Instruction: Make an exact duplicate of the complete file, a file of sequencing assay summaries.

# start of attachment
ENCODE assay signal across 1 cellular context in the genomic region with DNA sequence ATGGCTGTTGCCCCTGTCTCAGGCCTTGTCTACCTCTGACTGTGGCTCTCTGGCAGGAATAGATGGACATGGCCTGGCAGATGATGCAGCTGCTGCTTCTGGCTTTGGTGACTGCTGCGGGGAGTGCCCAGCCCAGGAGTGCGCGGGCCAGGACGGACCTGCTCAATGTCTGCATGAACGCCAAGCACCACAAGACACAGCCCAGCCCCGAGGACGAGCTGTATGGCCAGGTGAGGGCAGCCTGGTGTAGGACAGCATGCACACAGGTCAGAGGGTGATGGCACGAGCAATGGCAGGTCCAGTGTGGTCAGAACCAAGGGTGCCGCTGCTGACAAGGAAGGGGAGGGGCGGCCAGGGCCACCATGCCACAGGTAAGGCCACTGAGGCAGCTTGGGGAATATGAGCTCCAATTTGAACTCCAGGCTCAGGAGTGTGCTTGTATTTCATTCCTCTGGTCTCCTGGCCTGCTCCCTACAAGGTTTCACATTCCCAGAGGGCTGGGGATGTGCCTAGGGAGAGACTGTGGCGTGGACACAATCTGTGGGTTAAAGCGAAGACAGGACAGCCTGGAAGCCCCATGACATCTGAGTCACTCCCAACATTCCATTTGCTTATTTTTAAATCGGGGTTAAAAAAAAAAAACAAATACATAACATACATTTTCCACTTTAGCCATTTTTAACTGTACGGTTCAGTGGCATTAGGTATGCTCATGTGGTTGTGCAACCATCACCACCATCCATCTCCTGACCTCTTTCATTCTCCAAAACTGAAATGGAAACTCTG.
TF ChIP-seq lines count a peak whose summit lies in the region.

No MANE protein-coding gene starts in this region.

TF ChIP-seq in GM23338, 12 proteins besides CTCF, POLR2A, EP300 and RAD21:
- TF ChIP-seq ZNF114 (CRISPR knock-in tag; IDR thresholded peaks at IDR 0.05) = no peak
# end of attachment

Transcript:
ENCODE assay signal across 1 cellular context in the genomic region with DNA sequence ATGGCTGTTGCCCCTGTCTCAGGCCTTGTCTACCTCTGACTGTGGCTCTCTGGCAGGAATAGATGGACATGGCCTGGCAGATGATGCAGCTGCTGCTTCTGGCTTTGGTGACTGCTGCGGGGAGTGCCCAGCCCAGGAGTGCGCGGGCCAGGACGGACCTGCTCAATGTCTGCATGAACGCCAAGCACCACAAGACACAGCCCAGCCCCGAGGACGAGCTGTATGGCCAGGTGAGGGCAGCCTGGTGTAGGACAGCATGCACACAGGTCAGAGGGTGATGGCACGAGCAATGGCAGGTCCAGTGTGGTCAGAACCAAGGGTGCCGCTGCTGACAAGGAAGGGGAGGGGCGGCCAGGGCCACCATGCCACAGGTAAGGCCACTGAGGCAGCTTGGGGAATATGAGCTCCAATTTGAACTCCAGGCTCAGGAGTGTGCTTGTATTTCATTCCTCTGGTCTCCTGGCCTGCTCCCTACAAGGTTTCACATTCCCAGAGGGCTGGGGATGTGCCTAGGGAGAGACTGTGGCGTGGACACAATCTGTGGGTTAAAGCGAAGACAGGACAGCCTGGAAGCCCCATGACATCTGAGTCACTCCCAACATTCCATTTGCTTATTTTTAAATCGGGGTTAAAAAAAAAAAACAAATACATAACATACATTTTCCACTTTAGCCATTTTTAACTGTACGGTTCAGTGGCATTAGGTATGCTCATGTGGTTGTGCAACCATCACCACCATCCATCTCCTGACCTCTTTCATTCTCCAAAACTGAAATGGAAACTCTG.
TF ChIP-seq lines count a peak whose summit lies in the region.

No MANE protein-coding gene starts in this region.

TF ChIP-seq in GM23338, 12 proteins besides CTCF, POLR2A, EP300 and RAD21:
- TF ChIP-seq ZNF114 (CRISPR knock-in tag; IDR thresholded peaks at IDR 0.05) = no peak